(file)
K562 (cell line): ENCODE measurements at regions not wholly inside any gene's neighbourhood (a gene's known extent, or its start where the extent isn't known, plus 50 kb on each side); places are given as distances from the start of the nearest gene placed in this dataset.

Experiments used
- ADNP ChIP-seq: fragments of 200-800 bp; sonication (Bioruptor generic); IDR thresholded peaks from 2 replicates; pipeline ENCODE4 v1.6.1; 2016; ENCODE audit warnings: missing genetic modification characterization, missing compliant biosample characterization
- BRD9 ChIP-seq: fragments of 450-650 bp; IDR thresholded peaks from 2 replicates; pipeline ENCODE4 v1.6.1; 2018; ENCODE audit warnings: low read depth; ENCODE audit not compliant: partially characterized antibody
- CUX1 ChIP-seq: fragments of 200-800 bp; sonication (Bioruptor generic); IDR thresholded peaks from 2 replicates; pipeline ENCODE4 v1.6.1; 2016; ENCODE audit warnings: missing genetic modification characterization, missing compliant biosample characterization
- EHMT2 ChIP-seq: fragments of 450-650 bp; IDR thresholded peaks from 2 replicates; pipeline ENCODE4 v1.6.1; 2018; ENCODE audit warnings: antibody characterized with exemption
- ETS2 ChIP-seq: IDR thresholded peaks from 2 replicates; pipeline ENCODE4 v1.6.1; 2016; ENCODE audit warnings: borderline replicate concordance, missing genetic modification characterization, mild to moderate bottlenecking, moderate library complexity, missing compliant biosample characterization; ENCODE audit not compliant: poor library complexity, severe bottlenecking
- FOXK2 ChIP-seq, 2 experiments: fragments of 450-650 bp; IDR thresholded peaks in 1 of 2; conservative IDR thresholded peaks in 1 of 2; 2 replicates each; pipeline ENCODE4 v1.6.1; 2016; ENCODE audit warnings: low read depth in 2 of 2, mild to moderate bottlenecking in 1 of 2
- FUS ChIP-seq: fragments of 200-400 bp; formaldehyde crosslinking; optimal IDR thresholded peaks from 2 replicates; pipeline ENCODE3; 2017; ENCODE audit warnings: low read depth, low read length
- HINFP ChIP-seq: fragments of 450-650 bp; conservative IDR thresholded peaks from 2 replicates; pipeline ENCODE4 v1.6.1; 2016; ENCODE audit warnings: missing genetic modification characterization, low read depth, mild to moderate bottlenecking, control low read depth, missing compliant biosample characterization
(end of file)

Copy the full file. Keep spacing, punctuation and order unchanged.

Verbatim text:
K562 (cell line): ENCODE measurements at regions not wholly inside any gene's neighbourhood (a gene's known extent, or its start where the extent isn't known, plus 50 kb on each side); places are given as distances from the start of the nearest gene placed in this dataset.

Experiments used
- ADNP ChIP-seq: fragments of 200-800 bp; sonication (Bioruptor generic); IDR thresholded peaks from 2 replicates; pipeline ENCODE4 v1.6.1; 2016; ENCODE audit warnings: missing genetic modification characterization, missing compliant biosample characterization
- BRD9 ChIP-seq: fragments of 450-650 bp; IDR thresholded peaks from 2 replicates; pipeline ENCODE4 v1.6.1; 2018; ENCODE audit warnings: low read depth; ENCODE audit not compliant: partially characterized antibody
- CUX1 ChIP-seq: fragments of 200-800 bp; sonication (Bioruptor generic); IDR thresholded peaks from 2 replicates; pipeline ENCODE4 v1.6.1; 2016; ENCODE audit warnings: missing genetic modification characterization, missing compliant biosample characterization
- EHMT2 ChIP-seq: fragments of 450-650 bp; IDR thresholded peaks from 2 replicates; pipeline ENCODE4 v1.6.1; 2018; ENCODE audit warnings: antibody characterized with exemption
- ETS2 ChIP-seq: IDR thresholded peaks from 2 replicates; pipeline ENCODE4 v1.6.1; 2016; ENCODE audit warnings: borderline replicate concordance, missing genetic modification characterization, mild to moderate bottlenecking, moderate library complexity, missing compliant biosample characterization; ENCODE audit not compliant: poor library complexity, severe bottlenecking
- FOXK2 ChIP-seq, 2 experiments: fragments of 450-650 bp; IDR thresholded peaks in 1 of 2; conservative IDR thresholded peaks in 1 of 2; 2 replicates each; pipeline ENCODE4 v1.6.1; 2016; ENCODE audit warnings: low read depth in 2 of 2, mild to moderate bottlenecking in 1 of 2
- FUS ChIP-seq: fragments of 200-400 bp; formaldehyde crosslinking; optimal IDR thresholded peaks from 2 replicates; pipeline ENCODE3; 2017; ENCODE audit warnings: low read depth, low read length
- HINFP ChIP-seq: fragments of 450-650 bp; conservative IDR thresholded peaks from 2 replicates; pipeline ENCODE4 v1.6.1; 2016; ENCODE audit warnings: missing genetic modification characterization, low read depth, mild to moderate bottlenecking, control low read depth, missing compliant biosample characterization